• Malthe Vagner Pedersen
4. term, Applied Philosophy, Master (Master Programme)
Delving into the question on which effects gender corrective treatment has in Denmark, this thesis has aimed to answer what gender theoretical assumptions does the system make, and what effects does it cause? Dismissing theories which invalidates gender corrective treatment for transgender people altogether, the thesis has split the relevant gender theories into three camps. The essentialist, the performative and the trans-medical theory of gender, which each have their separate reasons to provide treatment, as well as which requirements must be met to achieve treatment. Analyzing Sundhedsstyrelsen’s paper of instructions, the thesis finds that it follows an inclusive essentialist methodology. While an essentialist approach has its benefits, the system itself runs into a case of discriminatory treatment when it relates to how gender corrective treatment is being offered to cis people compared to the extra requirements and wait times trans people experience.
In order to understand why gender corrective treatment can be necessary, and to give us a language to understand the lived experiences of those who need it, the thesis has chosen to use Honneth’s philosophical theory of recognition. Along with the empirical data from national as well as international studies, it is evident that gender corrective treatment is necessary in order to reduce anxiety, depression and the suicide attempt rate of anyone who may need it. While the current process of treatment is much better than the previous system, it still has its faults. The discriminatory way in which treatment is offered, as well as the extra wait times, categorically violates trans people’s recognition from society. A discriminatory practice that is anchored in the very categorization of trans and cis. However, a solution to this discriminatory practice cannot simply be to end it. If we were to treat trans people the same, we’d be ignoring the gender confusion, which is either inherent to the trans condition or forced upon them through the heteronormative society in which they are raised. A confusion that the extra requirements, like the introductory conversations with various specialists, likely have a positive effect on. Furthermore, it is likely that these mandated conversations are a big factor in reducing the amount of people who detransition after treatment. There seems to be few problems in this discriminatory practice that we can end, without creating new ones. It may be that the underlying cause of these problems is not within the power of the healthcare system to fix, but rather society itself. Nevertheless, it is likely that the current solution, while an improvement on previous methods, still contribute to the higher rates of anxiety, depression and suicide among gender non-conforming people.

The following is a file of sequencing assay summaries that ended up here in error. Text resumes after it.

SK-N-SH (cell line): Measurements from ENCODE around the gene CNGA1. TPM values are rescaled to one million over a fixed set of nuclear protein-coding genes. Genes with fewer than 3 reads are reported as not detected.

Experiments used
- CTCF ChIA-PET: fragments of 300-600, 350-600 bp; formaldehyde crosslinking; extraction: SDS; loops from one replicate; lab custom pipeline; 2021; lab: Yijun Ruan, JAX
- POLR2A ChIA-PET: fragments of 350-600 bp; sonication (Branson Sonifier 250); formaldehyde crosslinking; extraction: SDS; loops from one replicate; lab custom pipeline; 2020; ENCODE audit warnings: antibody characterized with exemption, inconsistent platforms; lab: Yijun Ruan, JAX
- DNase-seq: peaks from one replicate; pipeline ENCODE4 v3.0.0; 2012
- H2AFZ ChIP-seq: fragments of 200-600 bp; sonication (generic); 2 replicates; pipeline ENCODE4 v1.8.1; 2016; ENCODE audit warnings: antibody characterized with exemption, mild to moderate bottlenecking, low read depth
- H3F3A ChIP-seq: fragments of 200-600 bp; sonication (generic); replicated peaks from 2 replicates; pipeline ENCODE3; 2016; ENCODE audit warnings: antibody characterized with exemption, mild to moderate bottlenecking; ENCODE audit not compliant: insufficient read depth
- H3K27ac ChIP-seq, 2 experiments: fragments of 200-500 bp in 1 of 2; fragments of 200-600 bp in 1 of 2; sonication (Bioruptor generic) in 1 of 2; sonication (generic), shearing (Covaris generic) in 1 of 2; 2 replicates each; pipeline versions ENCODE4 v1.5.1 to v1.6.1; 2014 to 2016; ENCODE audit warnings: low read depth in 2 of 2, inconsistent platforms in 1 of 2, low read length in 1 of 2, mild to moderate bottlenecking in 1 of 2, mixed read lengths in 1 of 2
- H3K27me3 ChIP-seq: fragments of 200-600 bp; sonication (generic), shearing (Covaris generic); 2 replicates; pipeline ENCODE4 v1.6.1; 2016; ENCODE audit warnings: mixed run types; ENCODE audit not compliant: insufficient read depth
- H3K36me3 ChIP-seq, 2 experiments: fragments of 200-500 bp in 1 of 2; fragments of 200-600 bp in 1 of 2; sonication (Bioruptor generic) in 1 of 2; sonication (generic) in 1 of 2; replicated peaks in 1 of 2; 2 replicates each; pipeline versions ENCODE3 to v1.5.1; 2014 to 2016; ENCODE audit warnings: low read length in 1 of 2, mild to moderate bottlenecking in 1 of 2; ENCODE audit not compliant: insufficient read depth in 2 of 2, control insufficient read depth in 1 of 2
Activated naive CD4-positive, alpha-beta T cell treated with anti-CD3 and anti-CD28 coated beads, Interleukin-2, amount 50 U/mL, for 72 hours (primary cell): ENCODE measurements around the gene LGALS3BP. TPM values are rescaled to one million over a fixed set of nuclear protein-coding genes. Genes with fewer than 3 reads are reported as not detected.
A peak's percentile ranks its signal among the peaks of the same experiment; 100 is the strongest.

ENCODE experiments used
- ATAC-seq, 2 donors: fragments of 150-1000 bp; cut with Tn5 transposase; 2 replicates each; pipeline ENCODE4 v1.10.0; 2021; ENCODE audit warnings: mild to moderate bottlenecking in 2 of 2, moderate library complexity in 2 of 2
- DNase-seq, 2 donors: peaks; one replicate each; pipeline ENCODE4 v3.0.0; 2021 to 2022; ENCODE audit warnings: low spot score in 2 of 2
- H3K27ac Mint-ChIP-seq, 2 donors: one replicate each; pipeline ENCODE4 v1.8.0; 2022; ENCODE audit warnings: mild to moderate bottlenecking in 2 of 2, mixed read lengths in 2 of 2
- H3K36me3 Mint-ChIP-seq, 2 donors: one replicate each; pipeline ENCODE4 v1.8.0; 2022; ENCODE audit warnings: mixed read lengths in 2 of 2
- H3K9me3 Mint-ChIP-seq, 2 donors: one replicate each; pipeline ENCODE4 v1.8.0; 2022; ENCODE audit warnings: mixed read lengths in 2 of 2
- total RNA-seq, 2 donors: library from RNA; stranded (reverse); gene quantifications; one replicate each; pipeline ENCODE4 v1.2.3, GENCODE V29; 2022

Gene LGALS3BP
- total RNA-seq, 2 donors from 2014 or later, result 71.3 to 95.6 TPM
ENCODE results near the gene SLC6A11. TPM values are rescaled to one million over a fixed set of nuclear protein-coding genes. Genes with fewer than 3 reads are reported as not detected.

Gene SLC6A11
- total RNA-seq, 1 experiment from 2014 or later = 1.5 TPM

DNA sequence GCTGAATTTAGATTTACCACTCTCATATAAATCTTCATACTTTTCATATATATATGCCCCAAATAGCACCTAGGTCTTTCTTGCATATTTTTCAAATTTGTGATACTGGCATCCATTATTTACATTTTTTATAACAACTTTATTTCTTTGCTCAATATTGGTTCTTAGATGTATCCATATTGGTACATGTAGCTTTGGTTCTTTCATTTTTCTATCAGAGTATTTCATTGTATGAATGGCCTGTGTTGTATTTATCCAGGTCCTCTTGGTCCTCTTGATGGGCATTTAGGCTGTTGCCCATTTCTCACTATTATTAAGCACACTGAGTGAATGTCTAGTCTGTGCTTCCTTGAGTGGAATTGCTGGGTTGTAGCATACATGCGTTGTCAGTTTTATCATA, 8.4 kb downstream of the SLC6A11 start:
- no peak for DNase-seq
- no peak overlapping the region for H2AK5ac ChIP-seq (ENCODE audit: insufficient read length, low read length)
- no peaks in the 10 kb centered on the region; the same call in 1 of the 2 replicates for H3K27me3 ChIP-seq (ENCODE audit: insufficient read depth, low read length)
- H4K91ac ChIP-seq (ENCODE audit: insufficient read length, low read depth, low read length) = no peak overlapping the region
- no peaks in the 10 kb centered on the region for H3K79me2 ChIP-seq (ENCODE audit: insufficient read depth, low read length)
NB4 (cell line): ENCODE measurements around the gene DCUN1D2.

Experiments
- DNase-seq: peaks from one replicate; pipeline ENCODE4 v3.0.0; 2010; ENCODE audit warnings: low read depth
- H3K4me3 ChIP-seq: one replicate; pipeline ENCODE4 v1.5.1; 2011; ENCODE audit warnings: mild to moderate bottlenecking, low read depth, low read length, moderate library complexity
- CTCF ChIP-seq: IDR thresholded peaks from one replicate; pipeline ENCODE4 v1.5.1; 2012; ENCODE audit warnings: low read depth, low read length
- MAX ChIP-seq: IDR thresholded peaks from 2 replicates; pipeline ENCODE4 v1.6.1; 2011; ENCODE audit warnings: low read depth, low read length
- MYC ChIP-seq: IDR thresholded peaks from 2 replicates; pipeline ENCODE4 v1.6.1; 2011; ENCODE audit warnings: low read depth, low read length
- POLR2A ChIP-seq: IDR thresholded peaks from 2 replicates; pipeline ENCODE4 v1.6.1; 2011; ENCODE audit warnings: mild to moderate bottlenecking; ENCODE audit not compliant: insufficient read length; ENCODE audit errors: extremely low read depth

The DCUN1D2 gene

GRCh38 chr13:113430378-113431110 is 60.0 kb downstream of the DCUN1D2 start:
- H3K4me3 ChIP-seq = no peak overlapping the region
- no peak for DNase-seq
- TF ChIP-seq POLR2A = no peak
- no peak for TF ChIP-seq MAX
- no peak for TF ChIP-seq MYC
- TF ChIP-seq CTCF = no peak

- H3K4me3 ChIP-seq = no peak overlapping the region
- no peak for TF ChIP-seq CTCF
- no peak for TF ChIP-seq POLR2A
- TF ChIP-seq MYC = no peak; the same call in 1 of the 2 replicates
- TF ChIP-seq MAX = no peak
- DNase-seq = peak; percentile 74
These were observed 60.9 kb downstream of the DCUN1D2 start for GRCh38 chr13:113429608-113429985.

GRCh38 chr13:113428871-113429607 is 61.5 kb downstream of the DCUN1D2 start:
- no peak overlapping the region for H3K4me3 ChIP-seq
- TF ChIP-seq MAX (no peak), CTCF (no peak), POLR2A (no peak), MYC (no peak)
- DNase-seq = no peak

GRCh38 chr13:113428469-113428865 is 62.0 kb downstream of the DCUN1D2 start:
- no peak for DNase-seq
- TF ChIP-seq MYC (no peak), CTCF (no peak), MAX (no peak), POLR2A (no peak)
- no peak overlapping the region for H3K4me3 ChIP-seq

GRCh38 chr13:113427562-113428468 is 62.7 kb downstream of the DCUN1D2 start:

Publication date2 Jan 2023
Number of pages58
ID: 507534206